World’s Cities Doubled in Land Use over 20 years, with America Leading Urban Sprawl, Study Finds — 11/04/20, South China Morning Post
“Measurements based on satellite images suggest the total size of urban areas increased from nearly 240,000 sq km (92,700 square miles) in the year 2000 to almost 520,000 sq km (200,000 square miles) in 2020.”

Black Landscapes Matter: Q&A with Landscape Designer Walter Hood — 11/02/20, Metropolis Magazine
“The forthcoming collection, co-edited by landscape designer Walter Hood, examines a past, present, and future of the Black American experience as spatially archived in cities such as New Orleans, Detroit, Oakland, California, and Charleston, South Carolina.”

Christiana Figueres: A Net-Zero Future Is Now Under Construction

“When there is a convergence of crises, like we have now, there needs to be a convergence of solutions,” argued Christiana Figueres, former executive secretary of the UN Framework Convention on Climate Change (UNFCCC), at the 2020 GreenBuild conference. These solutions need to be net-zero in terms of energy and greenhouse gas emissions, regenerative, and reconnect humanity to nature. And while progress towards these solutions is now “irreversible,” we need to move much faster towards a net-zero world.

Since stepping down from the UNFCCC, where she orchestrated the Paris Climate Accord, Figueres founded the Global Optimism group and wrote the book The Future We Choose: Surviving the Climate Crisis. With decades of experience fighting in the trenches of UN bureaucracies for climate action, Figueres shared her vision for the future, which is rooted in her “stubborn optimism.”

The history of the planet is the “result of an evolving relationship between nature and humans,” she explained. For 99.99 percent of that relationship over the millennia, “nature had the upper hand, and this was to our benefit.”

Up until the 1960s, humans experienced the Holocene Epoch, which provided Goldilocks-like conditions on Earth, creating a “sweet spot” in terms of temperatures, biodiversity, and precipitation. “This era enabled us to prosper, progress, and multiply.”

But in mid 1960s, the Holocene came to an abrupt halt because of rising greenhouse gas emissions resulting from decades of industrialization. “Then, the relationship between nature and humans was suddenly inverted, and humans took the upper hand, creating the Anthropocene Epoch.”

“I am 60 years old, so I was actually born in the previous era. I’ve lived through two geological eras, and I have to say the Anthropocene is already a sad history.”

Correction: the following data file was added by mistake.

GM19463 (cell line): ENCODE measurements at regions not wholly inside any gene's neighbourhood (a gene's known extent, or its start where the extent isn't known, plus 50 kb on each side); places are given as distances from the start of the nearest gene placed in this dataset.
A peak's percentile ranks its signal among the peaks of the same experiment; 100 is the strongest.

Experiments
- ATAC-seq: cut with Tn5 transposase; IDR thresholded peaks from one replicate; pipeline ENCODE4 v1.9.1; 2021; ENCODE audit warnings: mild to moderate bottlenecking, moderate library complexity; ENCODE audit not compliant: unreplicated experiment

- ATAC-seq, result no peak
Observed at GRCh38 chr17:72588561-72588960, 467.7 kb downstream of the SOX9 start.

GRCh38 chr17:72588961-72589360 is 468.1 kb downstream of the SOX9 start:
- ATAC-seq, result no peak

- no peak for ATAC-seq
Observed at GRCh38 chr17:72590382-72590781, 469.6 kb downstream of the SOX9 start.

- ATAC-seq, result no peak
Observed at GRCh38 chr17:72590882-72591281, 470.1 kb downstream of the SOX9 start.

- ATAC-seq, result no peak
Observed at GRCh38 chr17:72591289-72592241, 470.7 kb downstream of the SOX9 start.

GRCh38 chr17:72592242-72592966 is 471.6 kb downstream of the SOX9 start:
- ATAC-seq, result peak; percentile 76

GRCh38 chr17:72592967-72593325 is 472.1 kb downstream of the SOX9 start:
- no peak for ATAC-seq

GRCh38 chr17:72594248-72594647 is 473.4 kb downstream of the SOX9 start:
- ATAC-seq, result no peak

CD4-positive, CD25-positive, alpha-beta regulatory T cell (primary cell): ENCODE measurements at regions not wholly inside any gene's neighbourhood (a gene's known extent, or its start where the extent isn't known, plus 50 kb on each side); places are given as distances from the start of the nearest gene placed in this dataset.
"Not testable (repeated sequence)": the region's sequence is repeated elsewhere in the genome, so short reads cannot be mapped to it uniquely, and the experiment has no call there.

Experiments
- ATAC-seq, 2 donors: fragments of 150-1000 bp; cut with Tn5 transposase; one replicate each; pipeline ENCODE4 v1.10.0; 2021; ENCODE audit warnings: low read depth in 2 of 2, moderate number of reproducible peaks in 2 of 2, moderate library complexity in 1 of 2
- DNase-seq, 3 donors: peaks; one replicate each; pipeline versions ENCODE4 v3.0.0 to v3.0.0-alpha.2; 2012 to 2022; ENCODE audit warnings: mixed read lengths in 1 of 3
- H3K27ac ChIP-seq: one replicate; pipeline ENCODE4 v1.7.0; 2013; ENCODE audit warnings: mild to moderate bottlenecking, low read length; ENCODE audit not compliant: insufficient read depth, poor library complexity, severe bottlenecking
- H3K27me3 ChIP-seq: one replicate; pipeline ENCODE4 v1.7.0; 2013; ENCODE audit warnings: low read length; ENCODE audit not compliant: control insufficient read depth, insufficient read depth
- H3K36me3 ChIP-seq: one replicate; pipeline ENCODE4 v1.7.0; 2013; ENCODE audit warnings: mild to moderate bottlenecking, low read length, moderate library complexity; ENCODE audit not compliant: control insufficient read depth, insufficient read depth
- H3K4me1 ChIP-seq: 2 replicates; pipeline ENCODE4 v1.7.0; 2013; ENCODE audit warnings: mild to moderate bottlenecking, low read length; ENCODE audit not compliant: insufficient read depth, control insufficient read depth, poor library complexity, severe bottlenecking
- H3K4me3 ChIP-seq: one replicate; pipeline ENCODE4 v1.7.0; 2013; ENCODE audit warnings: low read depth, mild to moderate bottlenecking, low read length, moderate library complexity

In just six decades, humans have actually changed the biophysical processes of the planet. “Atmospheric gases released by our activities have created a warming planet, which has increased cyclones, hurricanes, wildfires, flooding, and sea level rise. Air pollution now leads to the premature death of 7 million people annually.” We have destroyed half of the world’s original forests. As we move into areas that were once the sole province of nature, we are increasingly exposing ourselves to viruses like COVID-19. And soon, “our oceans will have more plastic in them then fish. It’s becoming a dystopian world.”

But this is where her stubborn optimism came in. Figueres doesn’t believe we are condemned to a future of more destruction. “Because we now have the upper hand over nature, this dystopia is not preordained. We can collectively change the course.” That new course is found through adopting “clean energy, designing buildings that produce their own energy, and regenerating our soils and oceans.”

The path of decarbonizing our economies and societies is already laid out. The issue is that according to the UNFCCC, we have about a decade left to orchestrate this major transition in how humans power themselves. “2030 is the eye of the needle. We need to reduce greenhouse gas emissions by 50 percent by 2030, and then 100 percent by 2050.”

There are reasons to hope we can make it. In the energy sector, renewable sources, like hydro, solar, and wind power are already the source of more than 25 percent of global electricity and are heading towards 30-plus percent this year. In a greater number of energy markets, renewables are also the cheapest energy source, beating out coal, oil, and natural gas. In the transportation sector, electric vehicles are growing due to government mandates. “Every major car manufacturer now offers a range of EV models.”

New European Union pandemic recovery funds are directed towards a green recovery. China has just stated it will reach peak emissions by 2060, a major commitment. The majority of G-7 countries are now “headed in the right direction.”